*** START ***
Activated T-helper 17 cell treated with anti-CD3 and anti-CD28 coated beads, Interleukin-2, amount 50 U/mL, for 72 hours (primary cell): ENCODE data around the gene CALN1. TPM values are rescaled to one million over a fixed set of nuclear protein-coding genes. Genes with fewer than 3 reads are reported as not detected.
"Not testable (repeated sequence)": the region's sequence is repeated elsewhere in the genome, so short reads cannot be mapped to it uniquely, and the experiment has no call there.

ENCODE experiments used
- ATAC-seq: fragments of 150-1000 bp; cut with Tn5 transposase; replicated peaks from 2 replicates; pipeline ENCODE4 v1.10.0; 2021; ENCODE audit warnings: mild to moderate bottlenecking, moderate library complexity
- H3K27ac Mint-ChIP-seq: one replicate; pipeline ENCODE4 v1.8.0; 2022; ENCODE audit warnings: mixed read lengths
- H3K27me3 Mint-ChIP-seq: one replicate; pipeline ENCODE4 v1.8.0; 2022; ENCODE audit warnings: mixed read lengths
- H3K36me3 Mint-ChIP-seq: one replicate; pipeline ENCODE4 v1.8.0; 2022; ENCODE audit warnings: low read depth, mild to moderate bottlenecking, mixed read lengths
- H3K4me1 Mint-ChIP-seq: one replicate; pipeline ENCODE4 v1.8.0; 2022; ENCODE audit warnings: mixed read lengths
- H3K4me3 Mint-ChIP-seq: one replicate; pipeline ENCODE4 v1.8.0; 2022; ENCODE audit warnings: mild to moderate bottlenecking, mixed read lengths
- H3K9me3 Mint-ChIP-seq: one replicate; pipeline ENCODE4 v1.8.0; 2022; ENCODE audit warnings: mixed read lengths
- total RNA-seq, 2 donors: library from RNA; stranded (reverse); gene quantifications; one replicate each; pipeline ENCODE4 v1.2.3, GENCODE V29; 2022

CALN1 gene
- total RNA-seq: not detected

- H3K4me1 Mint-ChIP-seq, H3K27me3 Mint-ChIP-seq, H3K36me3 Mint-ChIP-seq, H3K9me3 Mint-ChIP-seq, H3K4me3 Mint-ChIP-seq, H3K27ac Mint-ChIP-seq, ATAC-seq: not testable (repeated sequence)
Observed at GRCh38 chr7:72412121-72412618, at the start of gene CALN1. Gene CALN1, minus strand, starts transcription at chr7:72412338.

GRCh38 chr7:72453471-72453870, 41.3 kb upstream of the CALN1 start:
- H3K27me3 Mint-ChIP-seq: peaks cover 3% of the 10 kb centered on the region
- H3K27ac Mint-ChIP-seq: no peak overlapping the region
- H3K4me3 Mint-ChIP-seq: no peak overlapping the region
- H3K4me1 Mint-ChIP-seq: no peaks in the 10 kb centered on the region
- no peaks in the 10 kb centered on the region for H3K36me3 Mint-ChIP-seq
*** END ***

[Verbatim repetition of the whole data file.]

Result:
Activated T-helper 17 cell treated with anti-CD3 and anti-CD28 coated beads, Interleukin-2, amount 50 U/mL, for 72 hours (primary cell): ENCODE data around the gene CALN1. TPM values are rescaled to one million over a fixed set of nuclear protein-coding genes. Genes with fewer than 3 reads are reported as not detected.
"Not testable (repeated sequence)": the region's sequence is repeated elsewhere in the genome, so short reads cannot be mapped to it uniquely, and the experiment has no call there.

ENCODE experiments used
- ATAC-seq: fragments of 150-1000 bp; cut with Tn5 transposase; replicated peaks from 2 replicates; pipeline ENCODE4 v1.10.0; 2021; ENCODE audit warnings: mild to moderate bottlenecking, moderate library complexity
- H3K27ac Mint-ChIP-seq: one replicate; pipeline ENCODE4 v1.8.0; 2022; ENCODE audit warnings: mixed read lengths
- H3K27me3 Mint-ChIP-seq: one replicate; pipeline ENCODE4 v1.8.0; 2022; ENCODE audit warnings: mixed read lengths
- H3K36me3 Mint-ChIP-seq: one replicate; pipeline ENCODE4 v1.8.0; 2022; ENCODE audit warnings: low read depth, mild to moderate bottlenecking, mixed read lengths
- H3K4me1 Mint-ChIP-seq: one replicate; pipeline ENCODE4 v1.8.0; 2022; ENCODE audit warnings: mixed read lengths
- H3K4me3 Mint-ChIP-seq: one replicate; pipeline ENCODE4 v1.8.0; 2022; ENCODE audit warnings: mild to moderate bottlenecking, mixed read lengths
- H3K9me3 Mint-ChIP-seq: one replicate; pipeline ENCODE4 v1.8.0; 2022; ENCODE audit warnings: mixed read lengths
- total RNA-seq, 2 donors: library from RNA; stranded (reverse); gene quantifications; one replicate each; pipeline ENCODE4 v1.2.3, GENCODE V29; 2022

CALN1 gene
- total RNA-seq: not detected

- H3K4me1 Mint-ChIP-seq, H3K27me3 Mint-ChIP-seq, H3K36me3 Mint-ChIP-seq, H3K9me3 Mint-ChIP-seq, H3K4me3 Mint-ChIP-seq, H3K27ac Mint-ChIP-seq, ATAC-seq: not testable (repeated sequence)
Observed at GRCh38 chr7:72412121-72412618, at the start of gene CALN1. Gene CALN1, minus strand, starts transcription at chr7:72412338.

GRCh38 chr7:72453471-72453870, 41.3 kb upstream of the CALN1 start:
- H3K27me3 Mint-ChIP-seq: peaks cover 3% of the 10 kb centered on the region
- H3K27ac Mint-ChIP-seq: no peak overlapping the region
- H3K4me3 Mint-ChIP-seq: no peak overlapping the region
- H3K4me1 Mint-ChIP-seq: no peaks in the 10 kb centered on the region
- no peaks in the 10 kb centered on the region for H3K36me3 Mint-ChIP-seq